“Alligator Tales”, now on Stage II at the Manhattan Theater Club, is
stuffed with vivid, eccentric characters from the Louisiana bayou
country, all played by Anne Galjour, a talented actress and
storyteller and the author of the text.
Among the people who turn up in the performance: Rosetta Cheramie and
her husband, Grady, who join the ranks of the nouveau riche when they
sell their oil rights; Inez Dantin, the adoptive mother of a new-born
baby blown into her life during a hurricane; Inez’s sister Sherelle,
who has breast cancer and falls in love with Urus Arceneaux, a dairy
farmer twice struck by lightning, which seems to have made him
Ms. Galjour is not a mimic, mime or sketch artist. She is an actress
who slips in and out of characters with seamless ease, sometimes in
monologues, at other times in scenes that may involve three or more
different people. It is meant as praise to report that, several days
after seeing “Alligator Tales,” I was no longer sure what the
actress herself looks like. She functions as the author’s voice and
you “see” the characters she plays, male as well as female, even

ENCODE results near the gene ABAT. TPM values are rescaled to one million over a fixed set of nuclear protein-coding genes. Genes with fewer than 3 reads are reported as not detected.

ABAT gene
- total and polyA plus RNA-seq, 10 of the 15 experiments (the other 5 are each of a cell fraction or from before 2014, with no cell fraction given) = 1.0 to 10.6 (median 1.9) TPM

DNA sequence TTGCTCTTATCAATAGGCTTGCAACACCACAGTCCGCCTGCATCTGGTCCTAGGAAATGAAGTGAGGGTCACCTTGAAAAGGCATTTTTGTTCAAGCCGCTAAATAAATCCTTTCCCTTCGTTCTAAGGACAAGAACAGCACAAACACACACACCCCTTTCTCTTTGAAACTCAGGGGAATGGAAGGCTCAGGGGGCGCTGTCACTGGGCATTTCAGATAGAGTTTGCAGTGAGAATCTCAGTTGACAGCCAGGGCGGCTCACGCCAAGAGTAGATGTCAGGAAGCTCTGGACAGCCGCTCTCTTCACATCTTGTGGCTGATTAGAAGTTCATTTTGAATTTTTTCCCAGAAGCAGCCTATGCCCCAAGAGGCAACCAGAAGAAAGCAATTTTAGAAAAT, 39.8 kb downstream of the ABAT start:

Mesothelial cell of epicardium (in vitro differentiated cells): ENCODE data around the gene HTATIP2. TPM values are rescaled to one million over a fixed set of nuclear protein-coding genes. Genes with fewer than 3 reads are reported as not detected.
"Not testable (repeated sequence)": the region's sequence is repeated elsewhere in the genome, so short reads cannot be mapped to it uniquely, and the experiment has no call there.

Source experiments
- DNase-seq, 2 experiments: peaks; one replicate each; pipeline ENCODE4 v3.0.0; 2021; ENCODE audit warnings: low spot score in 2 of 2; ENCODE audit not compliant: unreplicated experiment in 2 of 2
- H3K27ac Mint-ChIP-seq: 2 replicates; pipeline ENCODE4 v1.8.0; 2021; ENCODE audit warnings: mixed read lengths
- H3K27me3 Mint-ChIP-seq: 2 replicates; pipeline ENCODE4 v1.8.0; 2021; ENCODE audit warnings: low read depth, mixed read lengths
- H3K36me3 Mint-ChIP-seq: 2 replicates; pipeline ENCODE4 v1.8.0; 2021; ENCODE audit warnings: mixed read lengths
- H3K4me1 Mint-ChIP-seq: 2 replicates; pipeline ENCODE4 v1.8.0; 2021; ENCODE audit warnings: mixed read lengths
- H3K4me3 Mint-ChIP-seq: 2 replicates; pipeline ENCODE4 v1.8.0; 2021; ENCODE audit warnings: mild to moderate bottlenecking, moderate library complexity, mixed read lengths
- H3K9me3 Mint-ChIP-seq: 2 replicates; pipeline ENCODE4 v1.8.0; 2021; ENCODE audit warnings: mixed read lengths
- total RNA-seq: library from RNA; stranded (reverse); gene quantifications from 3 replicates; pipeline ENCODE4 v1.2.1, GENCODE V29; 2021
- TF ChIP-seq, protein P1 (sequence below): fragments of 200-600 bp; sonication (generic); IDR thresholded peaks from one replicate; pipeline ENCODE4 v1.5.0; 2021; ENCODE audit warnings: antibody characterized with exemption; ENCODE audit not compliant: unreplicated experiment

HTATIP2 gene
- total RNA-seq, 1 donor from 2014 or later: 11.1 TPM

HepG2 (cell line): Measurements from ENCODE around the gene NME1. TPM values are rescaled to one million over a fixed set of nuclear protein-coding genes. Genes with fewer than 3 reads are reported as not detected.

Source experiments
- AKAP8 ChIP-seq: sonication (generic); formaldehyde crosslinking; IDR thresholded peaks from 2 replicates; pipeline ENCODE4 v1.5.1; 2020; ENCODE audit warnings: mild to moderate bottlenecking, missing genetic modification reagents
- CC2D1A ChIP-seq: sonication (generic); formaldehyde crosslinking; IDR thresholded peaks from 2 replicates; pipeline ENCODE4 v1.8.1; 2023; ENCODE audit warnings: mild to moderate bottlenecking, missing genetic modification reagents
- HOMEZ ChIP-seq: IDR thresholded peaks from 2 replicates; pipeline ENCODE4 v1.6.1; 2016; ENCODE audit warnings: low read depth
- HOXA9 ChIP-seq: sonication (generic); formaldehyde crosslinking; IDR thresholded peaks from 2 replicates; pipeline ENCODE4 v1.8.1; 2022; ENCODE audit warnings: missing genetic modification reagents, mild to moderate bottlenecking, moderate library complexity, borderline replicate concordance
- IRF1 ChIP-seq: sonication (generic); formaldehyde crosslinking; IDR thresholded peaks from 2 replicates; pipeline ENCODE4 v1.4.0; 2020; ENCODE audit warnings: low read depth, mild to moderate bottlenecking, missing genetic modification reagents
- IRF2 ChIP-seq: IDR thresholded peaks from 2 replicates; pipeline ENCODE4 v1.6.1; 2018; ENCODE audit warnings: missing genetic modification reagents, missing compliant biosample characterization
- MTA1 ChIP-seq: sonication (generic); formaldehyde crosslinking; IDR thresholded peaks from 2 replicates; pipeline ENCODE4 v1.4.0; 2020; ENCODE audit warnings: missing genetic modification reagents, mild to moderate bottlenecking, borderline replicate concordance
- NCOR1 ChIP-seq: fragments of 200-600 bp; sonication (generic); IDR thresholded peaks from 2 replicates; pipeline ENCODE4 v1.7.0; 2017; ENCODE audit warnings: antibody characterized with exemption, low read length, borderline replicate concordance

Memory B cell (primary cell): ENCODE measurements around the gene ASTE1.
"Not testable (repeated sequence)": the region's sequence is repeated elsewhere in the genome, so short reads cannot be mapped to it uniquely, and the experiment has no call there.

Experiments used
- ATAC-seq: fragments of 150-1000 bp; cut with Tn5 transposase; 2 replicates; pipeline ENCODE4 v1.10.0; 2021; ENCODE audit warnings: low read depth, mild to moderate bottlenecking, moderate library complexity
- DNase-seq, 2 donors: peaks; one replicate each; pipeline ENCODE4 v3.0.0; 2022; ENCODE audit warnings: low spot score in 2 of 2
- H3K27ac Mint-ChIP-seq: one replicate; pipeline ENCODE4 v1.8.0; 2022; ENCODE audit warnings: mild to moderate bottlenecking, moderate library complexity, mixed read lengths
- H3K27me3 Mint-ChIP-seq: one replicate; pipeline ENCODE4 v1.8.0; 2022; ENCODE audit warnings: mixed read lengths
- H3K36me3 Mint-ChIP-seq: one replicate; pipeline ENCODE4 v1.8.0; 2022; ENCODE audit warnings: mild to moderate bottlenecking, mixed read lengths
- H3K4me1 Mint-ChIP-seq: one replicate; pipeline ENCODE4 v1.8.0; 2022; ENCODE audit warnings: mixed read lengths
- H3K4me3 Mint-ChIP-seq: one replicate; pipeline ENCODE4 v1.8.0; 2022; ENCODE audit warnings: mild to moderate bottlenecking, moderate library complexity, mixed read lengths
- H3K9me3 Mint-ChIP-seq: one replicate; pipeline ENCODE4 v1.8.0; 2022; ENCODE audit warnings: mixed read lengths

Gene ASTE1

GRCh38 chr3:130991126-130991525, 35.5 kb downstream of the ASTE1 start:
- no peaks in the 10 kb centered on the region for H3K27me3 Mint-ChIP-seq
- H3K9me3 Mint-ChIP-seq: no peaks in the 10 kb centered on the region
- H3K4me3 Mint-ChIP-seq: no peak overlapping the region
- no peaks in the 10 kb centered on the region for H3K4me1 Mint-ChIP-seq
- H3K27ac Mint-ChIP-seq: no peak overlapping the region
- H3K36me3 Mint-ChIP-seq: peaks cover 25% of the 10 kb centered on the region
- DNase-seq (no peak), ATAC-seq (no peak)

when their physical characteristics have not been described. Ms.
Galjour herself disappears.
“Alligator Tales” covers more than six years in the lives of its
characters. We follow their fortunes in good times and bad, during one
lethal hurricane and, most effectively, during a flood of
near-biblical proportions. As we are swept along in a raging current
of water moccasins, alligators, cows, fish and barn doors, “Alligator
Tales” becomes more spectacular than “Titanic.”
The production, directed by Sharon Ott, the new artistic director at
the Seattle Rep, looks very lean, but it is full of craft. Kate
Edmunds’s set consists of several low wooden platforms that define the
playing areas, one wooden chair and a back wall painted to suggest
sky. The dominant color is the gray of driftwood, of life weathered.
Equally important are the complicated lighting and sound designs by,
respectively, Kent Dorsey and Steve LeGrand. Ms. Galjour’s text has a
sweep that is both novelistic and cinematic.
An image to remember: Rosetta Cheramie standing on a stool in her
yard, adding eye-liner and a touch of blush to her new statue of the
Virgin Mary. Too bad that it’s just before the flood.